• Feb 26, 20136:33 pm
    by Franks Must Go

    Reply

    I may be off in how I remember this, but wasn’t Brandon having some very good games at the two right before the injury, after struggling in the role early on? Brandon was putting on a great display of his skills at the two in the game he was injured. I honestly do not believe Brandon at the two is much of a question mark for the team. Not as much as Singler at the three, or as much as Monroe ability to not just play the four, because he can, but more so how well he fits next to Drummond, opposed to having a stretch four play next to Drummond to open up the floor. The only possible upgrade I see out there to Knight right now is Eric Gordon or OJ Mayo. But neither of them have the dribbling ability of Brandon, or play defense as well. Brandon could end up being better than both. Our goal this summer should be to lure Chris Paul here to play with Drummond. If we can also sign Josh Smith and draft Victor Olapido, this will be a very good team. Smith and Drummond starting in the frontcourt is a far more intimidating frontcourt than Monroe and Drummond because of smith ability to shoot the outside shot. Not that he is a good 3pt shooter, but 29% is better than 0%. He will get great looks at the open 3pt shot as teams drop into the post defend against Drummond going up for a lob. Also, because both is excellent defenders in the paint. Monroe can move to the bench and be our go to scorer off the bench at both the four playing next to Slava, or at the five playing with JJ or Charlie V. Monroe is a stud, but the second best one on the team. He should be the stud off the bench. CP3, Knight, Singler,Smith,Drummond starting and Bynum, Olapido, Middleton, JJ, Monroe, Reserves Slava and English… Feels good to dream…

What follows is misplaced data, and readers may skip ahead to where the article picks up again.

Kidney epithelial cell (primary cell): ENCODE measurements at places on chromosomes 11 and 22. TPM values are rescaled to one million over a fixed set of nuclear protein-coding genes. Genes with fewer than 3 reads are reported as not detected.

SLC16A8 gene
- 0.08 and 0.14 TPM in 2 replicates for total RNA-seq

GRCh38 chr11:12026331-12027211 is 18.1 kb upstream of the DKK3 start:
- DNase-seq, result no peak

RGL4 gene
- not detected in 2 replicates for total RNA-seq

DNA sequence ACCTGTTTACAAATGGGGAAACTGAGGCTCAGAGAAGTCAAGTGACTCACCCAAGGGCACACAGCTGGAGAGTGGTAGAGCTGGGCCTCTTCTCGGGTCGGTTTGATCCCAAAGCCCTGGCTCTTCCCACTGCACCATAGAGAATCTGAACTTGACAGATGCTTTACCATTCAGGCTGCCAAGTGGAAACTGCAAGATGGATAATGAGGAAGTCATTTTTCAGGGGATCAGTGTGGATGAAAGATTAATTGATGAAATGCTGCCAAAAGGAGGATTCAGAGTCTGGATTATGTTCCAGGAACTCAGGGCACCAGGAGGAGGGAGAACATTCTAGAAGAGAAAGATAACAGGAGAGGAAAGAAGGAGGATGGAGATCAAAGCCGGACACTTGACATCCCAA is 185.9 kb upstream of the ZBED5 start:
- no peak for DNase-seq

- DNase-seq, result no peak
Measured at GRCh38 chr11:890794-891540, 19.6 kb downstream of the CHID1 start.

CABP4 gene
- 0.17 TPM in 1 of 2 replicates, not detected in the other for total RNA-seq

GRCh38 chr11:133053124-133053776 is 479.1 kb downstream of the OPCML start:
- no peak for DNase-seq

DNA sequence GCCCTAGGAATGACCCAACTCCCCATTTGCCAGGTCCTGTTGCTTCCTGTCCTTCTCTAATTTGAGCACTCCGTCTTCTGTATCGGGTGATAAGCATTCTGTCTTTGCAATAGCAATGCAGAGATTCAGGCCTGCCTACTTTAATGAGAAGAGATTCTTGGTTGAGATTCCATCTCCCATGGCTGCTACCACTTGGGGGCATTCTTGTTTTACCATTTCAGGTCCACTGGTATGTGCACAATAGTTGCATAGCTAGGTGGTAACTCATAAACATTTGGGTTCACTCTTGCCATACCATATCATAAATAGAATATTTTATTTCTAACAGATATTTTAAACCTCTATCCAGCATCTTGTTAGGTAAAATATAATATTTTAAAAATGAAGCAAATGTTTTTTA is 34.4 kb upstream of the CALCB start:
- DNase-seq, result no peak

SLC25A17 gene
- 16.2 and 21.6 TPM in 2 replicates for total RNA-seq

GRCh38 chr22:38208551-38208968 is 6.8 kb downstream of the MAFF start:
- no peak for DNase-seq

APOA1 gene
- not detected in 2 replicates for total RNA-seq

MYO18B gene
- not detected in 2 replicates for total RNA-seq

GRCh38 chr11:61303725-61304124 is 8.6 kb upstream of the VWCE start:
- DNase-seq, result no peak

• Feb 27, 201310:48 am
      by Huddy

      Reply

      Definitely wouldn’t say knight has been finding his groove since being moved to SG.  He has scored under 10 about as much as he has scored over 15 with some FG% as low as 16% and 20%.  Wouldn’t call that being set at the SG.

  • Feb 26, 20136:52 pm
    by Brian

    Reply

    There is noway that Chris Paul would leave a team that has a really good chance to win a championship in LA to come to Detroit for less money on a bad team.

  • Feb 26, 20137:40 pm
    by Pratik

    Reply

    Yeah Chris Paul is not coming here. Even if we overpaid him. I’d like to see O.J. Mayo or Josh Smith, but not sure if Smith would be willing to play the 3 here. Because I wouldn’t want to give up on the Monroe/Drummond combination without even seeing them start together.